20. External-beam PIXE characterization of volcanic material used in ancient Roman mortars

    Energy Technology Data Exchange (ETDEWEB)

    Sonck-Koota, P. [Department of Geology and Mineralogy, Abo Akademi University, Tuomiokirkontori 1, FI-20500 Turku (Finland)], E-mail: pia.sonck-koota@abo.fi; Lindroos, A. [Department of Geology and Mineralogy, Abo Akademi University, Tuomiokirkontori 1, FI-20500 Turku (Finland); Lill, J.-O. [Turku PET Centre, Accelerator Laboratory, Abo Akademi University, Turku (Finland); Rajander, J. [Laboratory of Analytical Chemistry, Abo Akademi University, Turku (Finland); Viitanen, E.-M. [Institute for Cultural Research, Archaeology, University of Helsinki (Finland); Marra, F. [Istituto Nazionale di Geofisica e Vulcanologia, Rome (Italy); Pehkonen, M.H.; Suksi, J. [Laboratory of Radiochemistry, Department of Chemistry, University of Helsinki (Finland); Heselius, S.-J. [Turku PET Centre, Accelerator Laboratory, Abo Akademi University, Turku (Finland)

    2008-05-15

    Volcanic deposits from two volcanic districts, Monti Sabatini (MSVD) and Colli Albani (CAVD), NW and SE of Rome, were analyzed using the particle-induced X-ray emission (PIXE) technique, in order to obtain chemical fingerprints that can be used for provenance studies of filler materials in ancient Roman mortars. The rock samples were mounted on an X-Y stage enabling scanning over the sample surface and irradiated in air with a collimated 3 MeV proton beam. The samples were either analyzed by scanning the beam over a polished surface or they were crushed, ground and homogenized prior to the irradiation. However, scanning over polished sample surfaces avoiding heterogeneities gave quite similar results as scanning over pellet surfaces, especially for the minor and trace elements. This study shows that the deposits of MSVD and CAVD can be distinguished from each other. Several elements or elemental ratios can be used to characterize the districts. Even the individual volcanic deposits of CAVD can be identified.

  1. Dependences of optical properties of spherical two-layered nanoparticles on parameters of gold core and material shell

    Science.gov (United States)

    Pustovalov, V. K.; Astafyeva, L. G.; Zharov, V. P.

    2013-12-01

    Modeling of nonlinear dependences of optical properties of spherical two-layered gold core and some material shell nanoparticles (NPs) placed in water on parameters of core and shell was carried out on the basis of the extended Mie theory. Efficiency cross-sections of absorption, scattering and extinction of radiation with wavelength 532 nm by core-shell NPs in the ranges of core radii r00=5-40 nm and of relative NP radii r1/r00=1-8 were calculated (r1-radius of two-layered nanoparticle). Shell materials were used with optical indexes in the ranges of refraction n1=0.2-1.5 and absorption k1=0-3.5 for the presentation of optical properties of wide classes of shell materials (including dielectrics, metals, polymers, vapor shell around gold core). Results show nonlinear dependences of optical properties of two-layered NPs on optical indexes of shell material, core r00 and relative NP r1/r00 radii. Regions with sharp decrease and increase of absorption, scattering and extinction efficiency cross-sections with changing of core and shell parameters were investigated. These dependences should be taken into account for applications of two-layered NPs in laser nanomedicine and optical diagnostics of tissues. The results can be used for experimental investigation of shell formation on NP core and optical determination of geometrical parameters of core and shell of two-layered NPs.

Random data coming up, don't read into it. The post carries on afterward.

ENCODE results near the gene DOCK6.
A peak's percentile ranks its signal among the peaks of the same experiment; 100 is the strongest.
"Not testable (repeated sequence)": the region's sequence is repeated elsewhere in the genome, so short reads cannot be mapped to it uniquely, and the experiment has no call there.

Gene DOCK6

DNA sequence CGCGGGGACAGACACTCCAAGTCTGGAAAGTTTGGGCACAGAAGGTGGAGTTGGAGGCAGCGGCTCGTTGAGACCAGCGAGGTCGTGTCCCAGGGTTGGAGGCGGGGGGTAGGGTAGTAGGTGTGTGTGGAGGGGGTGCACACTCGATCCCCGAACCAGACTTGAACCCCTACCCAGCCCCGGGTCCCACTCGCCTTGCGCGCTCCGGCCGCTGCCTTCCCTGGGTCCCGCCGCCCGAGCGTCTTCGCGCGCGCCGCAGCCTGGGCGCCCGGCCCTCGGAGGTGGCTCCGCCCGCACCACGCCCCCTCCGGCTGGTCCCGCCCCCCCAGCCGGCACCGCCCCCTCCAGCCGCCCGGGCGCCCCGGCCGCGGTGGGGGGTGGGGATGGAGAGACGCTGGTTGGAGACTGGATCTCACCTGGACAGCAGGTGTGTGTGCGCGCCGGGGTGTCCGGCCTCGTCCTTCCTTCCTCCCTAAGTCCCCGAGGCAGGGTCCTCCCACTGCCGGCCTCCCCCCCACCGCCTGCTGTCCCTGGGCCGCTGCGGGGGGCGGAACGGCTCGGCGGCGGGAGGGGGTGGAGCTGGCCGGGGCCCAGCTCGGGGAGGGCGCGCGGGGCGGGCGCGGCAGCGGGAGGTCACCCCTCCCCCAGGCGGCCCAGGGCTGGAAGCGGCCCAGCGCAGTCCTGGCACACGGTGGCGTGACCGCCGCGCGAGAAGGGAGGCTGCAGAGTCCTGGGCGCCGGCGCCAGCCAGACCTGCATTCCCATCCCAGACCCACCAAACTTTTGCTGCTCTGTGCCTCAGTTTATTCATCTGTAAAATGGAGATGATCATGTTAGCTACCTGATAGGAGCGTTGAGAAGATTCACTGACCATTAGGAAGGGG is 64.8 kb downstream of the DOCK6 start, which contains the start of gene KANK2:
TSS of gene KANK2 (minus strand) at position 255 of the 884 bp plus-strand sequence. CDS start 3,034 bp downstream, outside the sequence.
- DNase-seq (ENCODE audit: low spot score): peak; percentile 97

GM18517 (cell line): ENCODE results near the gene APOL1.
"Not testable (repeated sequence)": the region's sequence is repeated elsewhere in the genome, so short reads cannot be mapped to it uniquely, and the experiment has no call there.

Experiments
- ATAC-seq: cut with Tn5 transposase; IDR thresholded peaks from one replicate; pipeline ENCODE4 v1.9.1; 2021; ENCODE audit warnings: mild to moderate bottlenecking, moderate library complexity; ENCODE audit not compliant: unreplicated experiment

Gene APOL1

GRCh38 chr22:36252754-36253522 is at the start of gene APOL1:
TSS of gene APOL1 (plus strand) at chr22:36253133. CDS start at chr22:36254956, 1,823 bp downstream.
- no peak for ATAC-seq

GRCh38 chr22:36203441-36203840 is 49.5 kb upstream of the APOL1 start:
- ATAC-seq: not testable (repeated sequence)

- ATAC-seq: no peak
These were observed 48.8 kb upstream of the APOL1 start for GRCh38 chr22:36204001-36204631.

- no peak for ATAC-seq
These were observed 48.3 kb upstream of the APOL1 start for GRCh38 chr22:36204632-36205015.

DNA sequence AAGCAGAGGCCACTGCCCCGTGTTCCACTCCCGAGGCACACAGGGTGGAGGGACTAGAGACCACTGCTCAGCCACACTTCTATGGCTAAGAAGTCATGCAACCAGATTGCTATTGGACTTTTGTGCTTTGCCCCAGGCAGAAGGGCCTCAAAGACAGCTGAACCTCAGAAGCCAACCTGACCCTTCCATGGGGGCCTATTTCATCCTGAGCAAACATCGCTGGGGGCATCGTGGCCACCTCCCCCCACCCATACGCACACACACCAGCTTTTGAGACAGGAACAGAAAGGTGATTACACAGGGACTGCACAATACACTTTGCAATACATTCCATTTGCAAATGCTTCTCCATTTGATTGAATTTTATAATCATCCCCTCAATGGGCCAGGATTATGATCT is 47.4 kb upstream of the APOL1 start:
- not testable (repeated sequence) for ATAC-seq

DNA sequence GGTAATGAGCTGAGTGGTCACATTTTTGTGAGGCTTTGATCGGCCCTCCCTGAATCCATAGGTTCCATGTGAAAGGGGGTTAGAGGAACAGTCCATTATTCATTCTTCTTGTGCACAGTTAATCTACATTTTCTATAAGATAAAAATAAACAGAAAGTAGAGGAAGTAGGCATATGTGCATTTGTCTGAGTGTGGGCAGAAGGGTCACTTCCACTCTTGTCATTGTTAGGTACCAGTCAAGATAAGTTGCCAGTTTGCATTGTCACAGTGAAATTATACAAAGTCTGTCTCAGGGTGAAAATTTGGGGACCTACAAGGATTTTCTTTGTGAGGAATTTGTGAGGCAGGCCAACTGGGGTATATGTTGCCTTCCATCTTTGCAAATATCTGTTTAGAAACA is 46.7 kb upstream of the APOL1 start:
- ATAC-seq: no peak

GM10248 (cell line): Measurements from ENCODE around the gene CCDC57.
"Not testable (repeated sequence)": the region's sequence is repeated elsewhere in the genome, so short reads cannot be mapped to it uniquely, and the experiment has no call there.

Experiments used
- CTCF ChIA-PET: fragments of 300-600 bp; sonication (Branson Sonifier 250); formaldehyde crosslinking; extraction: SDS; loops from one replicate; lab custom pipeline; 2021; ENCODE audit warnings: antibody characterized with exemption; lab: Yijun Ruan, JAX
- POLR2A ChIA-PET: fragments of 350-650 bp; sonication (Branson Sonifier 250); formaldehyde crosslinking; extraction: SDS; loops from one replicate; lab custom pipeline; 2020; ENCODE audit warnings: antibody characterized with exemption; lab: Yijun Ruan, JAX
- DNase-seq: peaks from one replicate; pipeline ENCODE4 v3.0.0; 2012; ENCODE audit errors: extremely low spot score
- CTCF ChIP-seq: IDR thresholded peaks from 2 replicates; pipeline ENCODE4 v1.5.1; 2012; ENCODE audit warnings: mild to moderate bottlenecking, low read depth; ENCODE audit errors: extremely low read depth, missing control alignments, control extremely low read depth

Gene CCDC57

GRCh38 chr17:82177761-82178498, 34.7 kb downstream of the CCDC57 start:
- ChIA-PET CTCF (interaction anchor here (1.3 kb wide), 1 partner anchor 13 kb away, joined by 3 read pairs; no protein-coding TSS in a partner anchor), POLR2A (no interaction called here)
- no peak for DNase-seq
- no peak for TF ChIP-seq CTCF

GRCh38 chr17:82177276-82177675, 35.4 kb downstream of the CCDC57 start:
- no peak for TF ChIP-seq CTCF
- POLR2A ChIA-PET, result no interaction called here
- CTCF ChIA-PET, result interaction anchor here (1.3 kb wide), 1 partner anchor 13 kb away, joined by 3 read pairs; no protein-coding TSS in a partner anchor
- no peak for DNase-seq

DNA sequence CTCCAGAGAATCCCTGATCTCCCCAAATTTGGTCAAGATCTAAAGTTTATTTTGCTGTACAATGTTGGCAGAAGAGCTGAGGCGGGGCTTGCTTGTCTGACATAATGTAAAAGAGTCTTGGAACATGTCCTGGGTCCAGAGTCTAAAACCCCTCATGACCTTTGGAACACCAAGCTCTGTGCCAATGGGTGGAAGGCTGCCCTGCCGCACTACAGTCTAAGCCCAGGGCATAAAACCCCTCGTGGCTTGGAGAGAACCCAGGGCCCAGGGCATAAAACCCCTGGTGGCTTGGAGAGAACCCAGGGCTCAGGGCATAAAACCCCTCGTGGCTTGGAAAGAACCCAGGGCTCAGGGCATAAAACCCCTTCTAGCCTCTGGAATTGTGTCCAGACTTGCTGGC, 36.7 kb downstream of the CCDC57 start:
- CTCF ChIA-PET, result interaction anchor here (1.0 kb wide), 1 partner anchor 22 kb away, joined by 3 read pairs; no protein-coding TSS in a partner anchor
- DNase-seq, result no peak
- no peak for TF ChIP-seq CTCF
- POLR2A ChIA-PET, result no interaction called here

2. Carbonation kinetics in roman-like lime mortar

    Directory of Open Access Journals (Sweden)

    Sánchez-Moral, S.

    2004-09-01

    Full Text Available The kinetic parameterisation of lime mortar carbonation is a useful technique for understanding ancient building methods and the long-lived physical-chemical stability of roman monuments. Portlandite (Ca(OH2 binders harden in the air on contact with atmospheric CO2, producing CaCO3. Water evaporation and the presence of silicate aggregates have a three-fold effect: prompting the development of a pore system that permits CO2, self-diffusion, reducing shrinkage and cracking during drying and (possibly giving rise to subsequent pozzolanic reactions. The present survey involved air-hardening a series of roman-like lime mortars which differed in terms of: (i type of aggregate, volcanic tephra and arkose; (ii aggregate/binder ratio, 1:2 as used in the catacombs and 1:4 as found in standard roman construction and (iii temperature, the 17 ºC prevailing in underground environments and the 30 ºC typical of warm Mediterranean areas. The analyses that provided the most useful information were performed in a classic X-ray diffractometer adapted to accommodate an author-designed chamber in which temperature control was achieved by an internal refrigerant and a PID-governed electrical heater Additional data were obtained with DTA and environmental scanning electron microscopy (ESEM. The tests conducted on the Roman-like lime mortars manufactured for the experiment showed that the hardening temperature is a critical factor in the initial phases of carbonation. Calcite precipitation rates and total mineral precipitation increased with temperature, but fell very quickly as calcite precipitated. In theoretical calculations assuming an open reactor with continuous CO2, input, total calcitisation time was found to be 156 m in. at 30 ºC and 175 min. at 17 ºC, whilst in the mortars actually hardened in the experimental part of the study, calcitisation gradually blocked the flow or CO2, gas into the

  3. Assessment of chemical analyses by means of portable XRF in the Roman mortars of Complutum archaeological site (Spain)